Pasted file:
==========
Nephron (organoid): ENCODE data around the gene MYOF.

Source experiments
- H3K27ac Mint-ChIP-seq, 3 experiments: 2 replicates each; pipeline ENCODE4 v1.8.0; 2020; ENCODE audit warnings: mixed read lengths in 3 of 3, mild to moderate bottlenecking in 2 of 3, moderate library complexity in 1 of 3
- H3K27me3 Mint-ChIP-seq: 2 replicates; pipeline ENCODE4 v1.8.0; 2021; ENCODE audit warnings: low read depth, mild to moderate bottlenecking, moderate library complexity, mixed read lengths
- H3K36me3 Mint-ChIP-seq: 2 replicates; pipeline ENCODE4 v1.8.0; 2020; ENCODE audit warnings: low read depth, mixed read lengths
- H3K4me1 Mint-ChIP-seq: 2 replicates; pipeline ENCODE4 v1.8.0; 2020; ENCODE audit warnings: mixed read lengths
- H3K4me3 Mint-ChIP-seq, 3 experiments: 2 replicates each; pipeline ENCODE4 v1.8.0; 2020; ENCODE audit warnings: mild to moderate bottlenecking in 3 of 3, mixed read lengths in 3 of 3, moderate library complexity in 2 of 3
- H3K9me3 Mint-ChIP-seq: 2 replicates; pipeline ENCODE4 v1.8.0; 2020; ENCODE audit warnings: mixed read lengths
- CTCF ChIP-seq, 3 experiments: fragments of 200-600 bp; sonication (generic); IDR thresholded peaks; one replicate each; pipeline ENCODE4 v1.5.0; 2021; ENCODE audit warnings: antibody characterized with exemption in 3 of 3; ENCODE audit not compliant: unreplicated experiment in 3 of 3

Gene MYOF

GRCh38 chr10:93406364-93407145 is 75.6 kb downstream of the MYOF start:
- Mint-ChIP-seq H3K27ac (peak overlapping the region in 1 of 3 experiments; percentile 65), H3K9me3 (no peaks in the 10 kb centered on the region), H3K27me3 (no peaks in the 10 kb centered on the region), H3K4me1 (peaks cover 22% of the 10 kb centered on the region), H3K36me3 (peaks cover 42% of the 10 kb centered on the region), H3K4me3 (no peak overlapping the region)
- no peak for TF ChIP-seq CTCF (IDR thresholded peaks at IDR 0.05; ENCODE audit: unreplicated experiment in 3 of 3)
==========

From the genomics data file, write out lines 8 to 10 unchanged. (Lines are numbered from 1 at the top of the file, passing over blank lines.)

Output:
- H3K9me3 Mint-ChIP-seq: 2 replicates; pipeline ENCODE4 v1.8.0; 2020; ENCODE audit warnings: mixed read lengths
- CTCF ChIP-seq, 3 experiments: fragments of 200-600 bp; sonication (generic); IDR thresholded peaks; one replicate each; pipeline ENCODE4 v1.5.0; 2021; ENCODE audit warnings: antibody characterized with exemption in 3 of 3; ENCODE audit not compliant: unreplicated experiment in 3 of 3

Gene MYOF